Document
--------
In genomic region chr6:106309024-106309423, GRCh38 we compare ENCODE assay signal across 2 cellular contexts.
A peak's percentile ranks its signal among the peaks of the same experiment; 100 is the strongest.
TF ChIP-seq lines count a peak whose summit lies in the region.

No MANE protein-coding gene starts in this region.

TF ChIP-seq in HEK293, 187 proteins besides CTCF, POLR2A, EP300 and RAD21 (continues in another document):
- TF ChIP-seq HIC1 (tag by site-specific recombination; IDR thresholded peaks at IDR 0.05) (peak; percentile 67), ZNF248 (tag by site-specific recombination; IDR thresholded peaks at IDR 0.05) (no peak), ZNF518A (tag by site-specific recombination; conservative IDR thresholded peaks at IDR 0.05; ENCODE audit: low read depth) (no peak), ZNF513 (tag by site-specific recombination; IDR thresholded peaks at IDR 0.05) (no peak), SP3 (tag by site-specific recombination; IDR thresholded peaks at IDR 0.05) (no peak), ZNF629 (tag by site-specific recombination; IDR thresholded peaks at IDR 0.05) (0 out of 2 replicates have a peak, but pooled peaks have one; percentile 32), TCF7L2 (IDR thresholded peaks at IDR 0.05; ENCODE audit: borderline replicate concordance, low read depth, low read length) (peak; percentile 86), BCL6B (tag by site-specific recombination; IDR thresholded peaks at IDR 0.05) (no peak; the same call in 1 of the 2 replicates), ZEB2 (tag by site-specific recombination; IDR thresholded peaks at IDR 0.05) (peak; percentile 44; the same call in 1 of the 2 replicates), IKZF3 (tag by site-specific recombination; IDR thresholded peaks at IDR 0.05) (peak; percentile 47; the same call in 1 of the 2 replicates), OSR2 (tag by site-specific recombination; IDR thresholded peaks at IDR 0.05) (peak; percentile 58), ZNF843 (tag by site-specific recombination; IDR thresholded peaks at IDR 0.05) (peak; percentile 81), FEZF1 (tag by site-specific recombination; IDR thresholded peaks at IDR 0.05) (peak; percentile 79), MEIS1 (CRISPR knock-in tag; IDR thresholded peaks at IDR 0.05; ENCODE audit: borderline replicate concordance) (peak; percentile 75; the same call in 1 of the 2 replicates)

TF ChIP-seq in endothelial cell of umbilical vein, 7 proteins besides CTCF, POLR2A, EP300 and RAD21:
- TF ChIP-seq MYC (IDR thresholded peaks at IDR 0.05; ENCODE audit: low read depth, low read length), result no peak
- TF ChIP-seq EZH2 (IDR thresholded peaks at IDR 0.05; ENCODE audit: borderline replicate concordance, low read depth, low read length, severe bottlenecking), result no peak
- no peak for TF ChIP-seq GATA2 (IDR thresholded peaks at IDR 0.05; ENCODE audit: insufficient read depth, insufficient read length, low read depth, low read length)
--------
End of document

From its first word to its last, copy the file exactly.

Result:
In genomic region chr6:106309024-106309423, GRCh38 we compare ENCODE assay signal across 2 cellular contexts.
A peak's percentile ranks its signal among the peaks of the same experiment; 100 is the strongest.
TF ChIP-seq lines count a peak whose summit lies in the region.

No MANE protein-coding gene starts in this region.

TF ChIP-seq in HEK293, 187 proteins besides CTCF, POLR2A, EP300 and RAD21 (continues in another document):
- TF ChIP-seq HIC1 (tag by site-specific recombination; IDR thresholded peaks at IDR 0.05) (peak; percentile 67), ZNF248 (tag by site-specific recombination; IDR thresholded peaks at IDR 0.05) (no peak), ZNF518A (tag by site-specific recombination; conservative IDR thresholded peaks at IDR 0.05; ENCODE audit: low read depth) (no peak), ZNF513 (tag by site-specific recombination; IDR thresholded peaks at IDR 0.05) (no peak), SP3 (tag by site-specific recombination; IDR thresholded peaks at IDR 0.05) (no peak), ZNF629 (tag by site-specific recombination; IDR thresholded peaks at IDR 0.05) (0 out of 2 replicates have a peak, but pooled peaks have one; percentile 32), TCF7L2 (IDR thresholded peaks at IDR 0.05; ENCODE audit: borderline replicate concordance, low read depth, low read length) (peak; percentile 86), BCL6B (tag by site-specific recombination; IDR thresholded peaks at IDR 0.05) (no peak; the same call in 1 of the 2 replicates), ZEB2 (tag by site-specific recombination; IDR thresholded peaks at IDR 0.05) (peak; percentile 44; the same call in 1 of the 2 replicates), IKZF3 (tag by site-specific recombination; IDR thresholded peaks at IDR 0.05) (peak; percentile 47; the same call in 1 of the 2 replicates), OSR2 (tag by site-specific recombination; IDR thresholded peaks at IDR 0.05) (peak; percentile 58), ZNF843 (tag by site-specific recombination; IDR thresholded peaks at IDR 0.05) (peak; percentile 81), FEZF1 (tag by site-specific recombination; IDR thresholded peaks at IDR 0.05) (peak; percentile 79), MEIS1 (CRISPR knock-in tag; IDR thresholded peaks at IDR 0.05; ENCODE audit: borderline replicate concordance) (peak; percentile 75; the same call in 1 of the 2 replicates)

TF ChIP-seq in endothelial cell of umbilical vein, 7 proteins besides CTCF, POLR2A, EP300 and RAD21:
- TF ChIP-seq MYC (IDR thresholded peaks at IDR 0.05; ENCODE audit: low read depth, low read length), result no peak
- TF ChIP-seq EZH2 (IDR thresholded peaks at IDR 0.05; ENCODE audit: borderline replicate concordance, low read depth, low read length, severe bottlenecking), result no peak
- no peak for TF ChIP-seq GATA2 (IDR thresholded peaks at IDR 0.05; ENCODE audit: insufficient read depth, insufficient read length, low read depth, low read length)